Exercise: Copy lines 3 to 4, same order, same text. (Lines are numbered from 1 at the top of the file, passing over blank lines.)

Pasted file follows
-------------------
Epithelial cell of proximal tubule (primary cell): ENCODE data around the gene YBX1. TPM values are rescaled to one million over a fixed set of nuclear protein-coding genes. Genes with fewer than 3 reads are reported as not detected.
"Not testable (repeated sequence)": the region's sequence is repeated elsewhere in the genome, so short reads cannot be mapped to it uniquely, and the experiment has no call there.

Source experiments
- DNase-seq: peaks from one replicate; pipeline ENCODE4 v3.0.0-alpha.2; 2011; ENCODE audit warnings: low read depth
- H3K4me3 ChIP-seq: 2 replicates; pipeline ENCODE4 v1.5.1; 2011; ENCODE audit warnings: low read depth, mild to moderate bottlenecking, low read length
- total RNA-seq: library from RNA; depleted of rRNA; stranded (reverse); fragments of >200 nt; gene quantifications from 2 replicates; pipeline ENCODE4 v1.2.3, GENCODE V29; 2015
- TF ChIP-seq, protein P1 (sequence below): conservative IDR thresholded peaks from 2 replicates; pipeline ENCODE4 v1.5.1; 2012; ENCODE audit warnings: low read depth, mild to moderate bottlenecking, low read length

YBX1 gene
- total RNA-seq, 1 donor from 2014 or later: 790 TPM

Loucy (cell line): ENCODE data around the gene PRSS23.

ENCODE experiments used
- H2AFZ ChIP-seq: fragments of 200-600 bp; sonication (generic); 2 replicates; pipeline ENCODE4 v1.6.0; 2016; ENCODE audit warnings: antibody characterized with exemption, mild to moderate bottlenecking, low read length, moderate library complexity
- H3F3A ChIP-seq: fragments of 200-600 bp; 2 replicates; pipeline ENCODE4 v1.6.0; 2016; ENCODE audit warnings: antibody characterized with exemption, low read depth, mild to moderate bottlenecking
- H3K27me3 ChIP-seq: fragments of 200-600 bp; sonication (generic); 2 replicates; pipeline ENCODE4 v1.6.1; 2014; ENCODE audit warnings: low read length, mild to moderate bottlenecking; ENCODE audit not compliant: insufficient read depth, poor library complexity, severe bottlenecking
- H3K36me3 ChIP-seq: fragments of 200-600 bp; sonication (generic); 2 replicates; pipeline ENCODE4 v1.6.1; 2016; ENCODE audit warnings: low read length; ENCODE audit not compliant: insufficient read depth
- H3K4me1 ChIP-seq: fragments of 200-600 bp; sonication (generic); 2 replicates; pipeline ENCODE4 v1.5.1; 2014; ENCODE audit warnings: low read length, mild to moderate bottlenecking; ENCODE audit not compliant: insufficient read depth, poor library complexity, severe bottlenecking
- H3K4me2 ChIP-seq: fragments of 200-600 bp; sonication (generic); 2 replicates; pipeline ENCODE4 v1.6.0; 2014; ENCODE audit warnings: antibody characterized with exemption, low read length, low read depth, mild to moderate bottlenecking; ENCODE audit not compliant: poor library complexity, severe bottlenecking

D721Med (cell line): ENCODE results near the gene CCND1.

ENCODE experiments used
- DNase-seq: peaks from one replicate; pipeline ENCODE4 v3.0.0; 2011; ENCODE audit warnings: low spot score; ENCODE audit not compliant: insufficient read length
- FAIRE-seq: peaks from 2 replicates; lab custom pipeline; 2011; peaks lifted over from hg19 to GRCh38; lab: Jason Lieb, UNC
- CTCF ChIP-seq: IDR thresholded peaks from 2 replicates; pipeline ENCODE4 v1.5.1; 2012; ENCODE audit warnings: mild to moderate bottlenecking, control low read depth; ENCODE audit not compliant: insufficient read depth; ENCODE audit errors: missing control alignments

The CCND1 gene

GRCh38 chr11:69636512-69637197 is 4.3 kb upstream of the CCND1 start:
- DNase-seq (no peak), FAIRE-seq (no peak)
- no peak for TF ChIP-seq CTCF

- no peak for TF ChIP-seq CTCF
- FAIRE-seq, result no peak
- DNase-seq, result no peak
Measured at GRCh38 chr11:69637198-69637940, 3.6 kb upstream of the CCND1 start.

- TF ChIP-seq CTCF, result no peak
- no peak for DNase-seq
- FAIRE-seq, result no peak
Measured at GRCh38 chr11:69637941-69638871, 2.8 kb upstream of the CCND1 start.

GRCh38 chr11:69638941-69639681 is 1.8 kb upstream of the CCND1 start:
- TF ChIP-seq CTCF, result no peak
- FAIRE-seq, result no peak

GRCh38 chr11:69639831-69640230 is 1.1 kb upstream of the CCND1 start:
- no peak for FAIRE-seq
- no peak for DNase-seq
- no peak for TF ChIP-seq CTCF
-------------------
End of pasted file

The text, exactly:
Source experiments
- DNase-seq: peaks from one replicate; pipeline ENCODE4 v3.0.0-alpha.2; 2011; ENCODE audit warnings: low read depth